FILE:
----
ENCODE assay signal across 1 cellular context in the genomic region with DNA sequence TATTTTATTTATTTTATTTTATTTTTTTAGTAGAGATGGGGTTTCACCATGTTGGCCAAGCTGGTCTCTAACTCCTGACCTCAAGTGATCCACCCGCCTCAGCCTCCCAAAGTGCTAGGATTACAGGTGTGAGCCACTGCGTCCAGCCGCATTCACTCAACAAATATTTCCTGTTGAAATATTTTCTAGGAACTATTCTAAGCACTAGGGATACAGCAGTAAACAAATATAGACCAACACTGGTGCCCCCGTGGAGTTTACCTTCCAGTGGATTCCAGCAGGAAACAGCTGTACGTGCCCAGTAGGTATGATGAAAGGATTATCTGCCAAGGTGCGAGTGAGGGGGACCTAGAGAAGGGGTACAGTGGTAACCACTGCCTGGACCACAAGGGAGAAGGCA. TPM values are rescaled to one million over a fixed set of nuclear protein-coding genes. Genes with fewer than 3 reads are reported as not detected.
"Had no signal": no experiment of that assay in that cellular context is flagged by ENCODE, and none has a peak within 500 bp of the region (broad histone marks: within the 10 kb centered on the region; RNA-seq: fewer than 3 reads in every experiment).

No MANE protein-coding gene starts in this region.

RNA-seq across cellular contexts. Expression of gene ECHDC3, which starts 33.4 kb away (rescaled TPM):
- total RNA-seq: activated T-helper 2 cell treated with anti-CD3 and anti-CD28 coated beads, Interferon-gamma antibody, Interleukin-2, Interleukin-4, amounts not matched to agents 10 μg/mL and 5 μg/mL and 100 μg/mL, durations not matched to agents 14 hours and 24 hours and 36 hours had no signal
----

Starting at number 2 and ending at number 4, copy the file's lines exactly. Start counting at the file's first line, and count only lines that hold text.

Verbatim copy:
"Had no signal": no experiment of that assay in that cellular context is flagged by ENCODE, and none has a peak within 500 bp of the region (broad histone marks: within the 10 kb centered on the region; RNA-seq: fewer than 3 reads in every experiment).

No MANE protein-coding gene starts in this region.

RNA-seq across cellular contexts. Expression of gene ECHDC3, which starts 33.4 kb away (rescaled TPM):